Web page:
The U.S. Postal Service and e-retail have been linked since the earliest days of eBay Inc., when sellers visited the post office to send winning bidders their goods. But until a few short years ago, handing off a parcel to the Postal Service was like handing off to a void: Tracking, while available, was haphazard, and often there were lags between when scans happened and when that information was uploaded so the e-retailer and expectant customer could see it.

High-volume shippers, meanwhile, made UPS Inc. and FedEx Corp.—both accustomed to handling parcels, albeit more often to business addresses over residential addresses—their preferred shippers.

But the Postal Service, facing sharp declines in demand for its market-dominant products like letter mail, came to the realization that its future relies on hitching a ride with e-commerce’s growth and exploiting the key advantage it has over UPS and FedEx—it visits 156 million U.S. residence and business addresses six days a week and, in some cases, seven. “The muscle of our network is the delivery operation,” says Cliff Rucker, senior vice president of sales and customer service for USPS, who started with the Postal Service as a carrier in 1982.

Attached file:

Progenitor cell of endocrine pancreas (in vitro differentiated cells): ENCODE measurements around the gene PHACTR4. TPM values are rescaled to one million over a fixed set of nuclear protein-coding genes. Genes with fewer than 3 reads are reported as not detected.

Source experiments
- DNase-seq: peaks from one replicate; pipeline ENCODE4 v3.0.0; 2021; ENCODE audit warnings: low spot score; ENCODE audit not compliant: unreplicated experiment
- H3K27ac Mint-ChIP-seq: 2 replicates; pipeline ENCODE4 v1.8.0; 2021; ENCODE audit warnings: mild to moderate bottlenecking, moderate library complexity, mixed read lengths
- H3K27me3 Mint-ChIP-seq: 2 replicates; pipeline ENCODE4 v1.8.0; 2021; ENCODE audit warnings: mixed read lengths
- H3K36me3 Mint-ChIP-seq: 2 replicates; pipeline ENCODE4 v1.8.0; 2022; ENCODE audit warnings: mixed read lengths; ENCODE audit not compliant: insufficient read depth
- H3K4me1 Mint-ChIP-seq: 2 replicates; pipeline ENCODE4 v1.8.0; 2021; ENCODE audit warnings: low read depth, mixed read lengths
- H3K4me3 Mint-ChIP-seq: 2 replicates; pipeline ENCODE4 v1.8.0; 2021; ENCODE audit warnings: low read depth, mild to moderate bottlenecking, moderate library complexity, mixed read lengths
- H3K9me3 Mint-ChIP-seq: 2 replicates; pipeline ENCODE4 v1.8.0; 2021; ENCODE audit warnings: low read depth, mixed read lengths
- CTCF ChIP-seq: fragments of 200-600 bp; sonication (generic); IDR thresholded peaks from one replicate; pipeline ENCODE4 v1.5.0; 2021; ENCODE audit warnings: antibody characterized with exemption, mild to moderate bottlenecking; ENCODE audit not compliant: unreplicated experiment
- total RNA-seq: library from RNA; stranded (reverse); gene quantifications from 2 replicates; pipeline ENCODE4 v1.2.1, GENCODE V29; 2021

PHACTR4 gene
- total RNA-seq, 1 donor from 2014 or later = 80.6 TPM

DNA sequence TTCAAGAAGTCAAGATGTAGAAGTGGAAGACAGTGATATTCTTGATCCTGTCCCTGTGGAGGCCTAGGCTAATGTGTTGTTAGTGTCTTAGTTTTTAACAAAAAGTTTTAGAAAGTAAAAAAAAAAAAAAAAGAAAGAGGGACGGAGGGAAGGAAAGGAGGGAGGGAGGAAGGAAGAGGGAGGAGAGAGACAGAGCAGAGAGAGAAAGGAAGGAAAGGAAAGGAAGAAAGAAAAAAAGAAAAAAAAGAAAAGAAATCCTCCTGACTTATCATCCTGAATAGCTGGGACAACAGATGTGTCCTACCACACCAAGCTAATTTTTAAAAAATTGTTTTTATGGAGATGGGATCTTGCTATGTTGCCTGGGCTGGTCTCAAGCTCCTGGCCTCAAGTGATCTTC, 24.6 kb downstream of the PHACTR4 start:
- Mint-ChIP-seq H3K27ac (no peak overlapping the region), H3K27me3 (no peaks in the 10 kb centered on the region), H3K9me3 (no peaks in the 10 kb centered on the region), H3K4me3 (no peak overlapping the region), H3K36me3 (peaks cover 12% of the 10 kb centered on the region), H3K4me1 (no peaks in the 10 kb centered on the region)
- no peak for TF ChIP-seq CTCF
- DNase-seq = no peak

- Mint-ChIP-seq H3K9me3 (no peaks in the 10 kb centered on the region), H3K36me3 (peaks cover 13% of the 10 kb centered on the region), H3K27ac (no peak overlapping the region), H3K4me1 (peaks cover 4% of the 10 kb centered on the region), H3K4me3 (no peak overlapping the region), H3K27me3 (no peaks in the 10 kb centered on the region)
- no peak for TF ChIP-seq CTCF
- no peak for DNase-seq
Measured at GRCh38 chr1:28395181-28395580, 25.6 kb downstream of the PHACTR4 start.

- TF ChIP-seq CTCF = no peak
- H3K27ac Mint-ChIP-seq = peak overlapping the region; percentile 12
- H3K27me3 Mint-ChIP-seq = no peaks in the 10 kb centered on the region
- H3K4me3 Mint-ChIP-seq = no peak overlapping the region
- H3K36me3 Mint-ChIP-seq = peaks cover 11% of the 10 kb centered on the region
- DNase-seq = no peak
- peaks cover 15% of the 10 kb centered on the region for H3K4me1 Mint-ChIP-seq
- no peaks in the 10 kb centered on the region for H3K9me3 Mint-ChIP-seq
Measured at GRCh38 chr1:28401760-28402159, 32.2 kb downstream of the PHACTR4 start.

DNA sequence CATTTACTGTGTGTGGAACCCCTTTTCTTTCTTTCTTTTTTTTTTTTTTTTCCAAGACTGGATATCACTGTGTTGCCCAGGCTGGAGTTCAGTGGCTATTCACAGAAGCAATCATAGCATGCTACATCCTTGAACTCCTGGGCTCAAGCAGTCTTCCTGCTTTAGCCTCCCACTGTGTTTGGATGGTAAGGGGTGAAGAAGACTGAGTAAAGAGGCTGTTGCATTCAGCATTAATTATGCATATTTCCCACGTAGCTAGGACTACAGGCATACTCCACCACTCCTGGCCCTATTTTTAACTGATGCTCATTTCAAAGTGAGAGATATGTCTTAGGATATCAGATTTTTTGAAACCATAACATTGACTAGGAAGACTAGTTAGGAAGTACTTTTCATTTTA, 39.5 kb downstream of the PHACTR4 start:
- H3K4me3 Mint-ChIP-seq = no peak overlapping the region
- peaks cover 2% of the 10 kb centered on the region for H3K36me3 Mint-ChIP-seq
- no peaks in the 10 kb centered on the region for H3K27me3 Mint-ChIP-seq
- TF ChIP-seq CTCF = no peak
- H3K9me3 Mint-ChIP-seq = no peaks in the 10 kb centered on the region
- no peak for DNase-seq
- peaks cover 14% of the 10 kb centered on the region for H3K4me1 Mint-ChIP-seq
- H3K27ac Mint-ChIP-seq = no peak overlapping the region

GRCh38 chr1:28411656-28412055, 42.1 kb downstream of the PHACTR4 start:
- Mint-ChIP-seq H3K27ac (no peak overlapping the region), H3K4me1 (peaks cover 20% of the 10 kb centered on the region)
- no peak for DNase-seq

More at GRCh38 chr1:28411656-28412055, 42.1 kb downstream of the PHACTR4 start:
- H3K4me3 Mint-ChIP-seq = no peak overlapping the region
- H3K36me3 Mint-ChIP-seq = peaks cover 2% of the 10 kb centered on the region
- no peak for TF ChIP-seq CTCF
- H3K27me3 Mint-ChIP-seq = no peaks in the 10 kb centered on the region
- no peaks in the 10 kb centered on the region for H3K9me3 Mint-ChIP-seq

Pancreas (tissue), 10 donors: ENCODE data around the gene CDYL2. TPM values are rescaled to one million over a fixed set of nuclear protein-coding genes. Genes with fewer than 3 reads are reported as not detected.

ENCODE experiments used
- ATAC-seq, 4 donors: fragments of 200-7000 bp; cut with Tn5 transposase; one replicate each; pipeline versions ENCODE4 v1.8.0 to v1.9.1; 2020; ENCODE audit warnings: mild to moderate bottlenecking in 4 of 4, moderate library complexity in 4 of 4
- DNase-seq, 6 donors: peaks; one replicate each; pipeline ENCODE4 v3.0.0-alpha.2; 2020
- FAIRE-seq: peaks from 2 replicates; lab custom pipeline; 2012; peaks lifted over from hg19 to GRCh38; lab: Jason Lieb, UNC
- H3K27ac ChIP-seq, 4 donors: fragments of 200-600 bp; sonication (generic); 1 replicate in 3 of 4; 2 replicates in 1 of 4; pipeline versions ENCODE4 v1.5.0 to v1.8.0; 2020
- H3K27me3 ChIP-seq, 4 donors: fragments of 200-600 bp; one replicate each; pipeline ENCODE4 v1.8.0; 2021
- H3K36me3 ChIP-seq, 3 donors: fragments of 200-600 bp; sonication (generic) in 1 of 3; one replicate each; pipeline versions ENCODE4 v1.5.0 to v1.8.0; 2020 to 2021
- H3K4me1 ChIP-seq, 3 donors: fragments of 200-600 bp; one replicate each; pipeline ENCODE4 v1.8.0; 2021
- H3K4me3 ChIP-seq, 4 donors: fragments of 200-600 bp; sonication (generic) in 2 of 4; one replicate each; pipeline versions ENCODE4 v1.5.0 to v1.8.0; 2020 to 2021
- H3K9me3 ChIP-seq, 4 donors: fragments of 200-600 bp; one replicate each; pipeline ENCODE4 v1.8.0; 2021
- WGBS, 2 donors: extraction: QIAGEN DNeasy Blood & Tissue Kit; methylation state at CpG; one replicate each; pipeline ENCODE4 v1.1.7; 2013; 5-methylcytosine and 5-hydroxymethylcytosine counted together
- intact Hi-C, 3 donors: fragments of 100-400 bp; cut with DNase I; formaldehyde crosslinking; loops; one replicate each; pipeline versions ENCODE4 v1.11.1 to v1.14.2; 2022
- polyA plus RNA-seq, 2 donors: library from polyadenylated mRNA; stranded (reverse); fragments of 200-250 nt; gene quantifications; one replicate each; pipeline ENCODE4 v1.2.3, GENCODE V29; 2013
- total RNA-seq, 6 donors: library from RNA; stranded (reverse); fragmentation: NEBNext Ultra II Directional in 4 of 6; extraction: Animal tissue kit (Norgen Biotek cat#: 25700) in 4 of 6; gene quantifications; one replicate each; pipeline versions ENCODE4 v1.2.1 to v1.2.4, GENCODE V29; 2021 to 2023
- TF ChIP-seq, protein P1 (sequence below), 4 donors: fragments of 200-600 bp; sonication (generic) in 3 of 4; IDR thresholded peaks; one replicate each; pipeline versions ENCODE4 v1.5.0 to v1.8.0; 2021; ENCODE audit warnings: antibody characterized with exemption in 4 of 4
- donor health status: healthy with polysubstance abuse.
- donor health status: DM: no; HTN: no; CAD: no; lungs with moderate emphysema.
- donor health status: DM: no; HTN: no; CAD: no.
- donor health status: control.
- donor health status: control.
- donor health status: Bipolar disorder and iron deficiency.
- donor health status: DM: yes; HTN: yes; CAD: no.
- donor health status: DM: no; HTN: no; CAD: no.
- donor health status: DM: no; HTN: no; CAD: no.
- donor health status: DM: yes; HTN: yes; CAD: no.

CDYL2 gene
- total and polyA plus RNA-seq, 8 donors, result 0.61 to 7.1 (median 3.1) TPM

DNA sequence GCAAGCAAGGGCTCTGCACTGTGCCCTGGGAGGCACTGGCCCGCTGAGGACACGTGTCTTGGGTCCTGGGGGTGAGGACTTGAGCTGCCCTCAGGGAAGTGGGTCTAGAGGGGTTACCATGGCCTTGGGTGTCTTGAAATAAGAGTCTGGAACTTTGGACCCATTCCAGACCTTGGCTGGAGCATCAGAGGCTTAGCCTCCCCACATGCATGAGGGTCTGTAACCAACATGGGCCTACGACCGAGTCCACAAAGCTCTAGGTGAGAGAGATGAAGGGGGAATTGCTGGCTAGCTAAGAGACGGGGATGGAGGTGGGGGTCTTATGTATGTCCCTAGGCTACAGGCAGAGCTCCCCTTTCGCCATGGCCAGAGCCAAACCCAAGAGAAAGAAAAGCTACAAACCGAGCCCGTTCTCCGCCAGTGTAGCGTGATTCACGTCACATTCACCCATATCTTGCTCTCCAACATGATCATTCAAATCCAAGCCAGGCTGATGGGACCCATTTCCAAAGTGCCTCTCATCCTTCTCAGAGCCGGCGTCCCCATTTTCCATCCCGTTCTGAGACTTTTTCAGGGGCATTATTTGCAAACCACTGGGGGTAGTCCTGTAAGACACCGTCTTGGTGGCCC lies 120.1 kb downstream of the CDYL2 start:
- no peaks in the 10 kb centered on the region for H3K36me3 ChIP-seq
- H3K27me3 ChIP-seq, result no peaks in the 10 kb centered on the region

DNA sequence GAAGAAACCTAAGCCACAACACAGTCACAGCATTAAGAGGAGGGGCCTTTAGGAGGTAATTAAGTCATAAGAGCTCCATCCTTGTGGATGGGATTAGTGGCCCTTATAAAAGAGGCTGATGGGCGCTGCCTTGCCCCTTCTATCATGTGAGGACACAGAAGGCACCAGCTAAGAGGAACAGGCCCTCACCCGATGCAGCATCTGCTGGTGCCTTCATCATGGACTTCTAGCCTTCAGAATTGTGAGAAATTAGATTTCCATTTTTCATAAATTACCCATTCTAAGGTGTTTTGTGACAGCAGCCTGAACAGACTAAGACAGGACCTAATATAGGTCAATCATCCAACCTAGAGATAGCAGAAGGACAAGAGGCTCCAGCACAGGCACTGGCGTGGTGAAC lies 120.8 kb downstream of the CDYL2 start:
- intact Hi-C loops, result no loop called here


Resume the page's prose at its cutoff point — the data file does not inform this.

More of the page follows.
Changing course—especially for a 241-year-old quasi- government entity with 630,000 employees—takes time.

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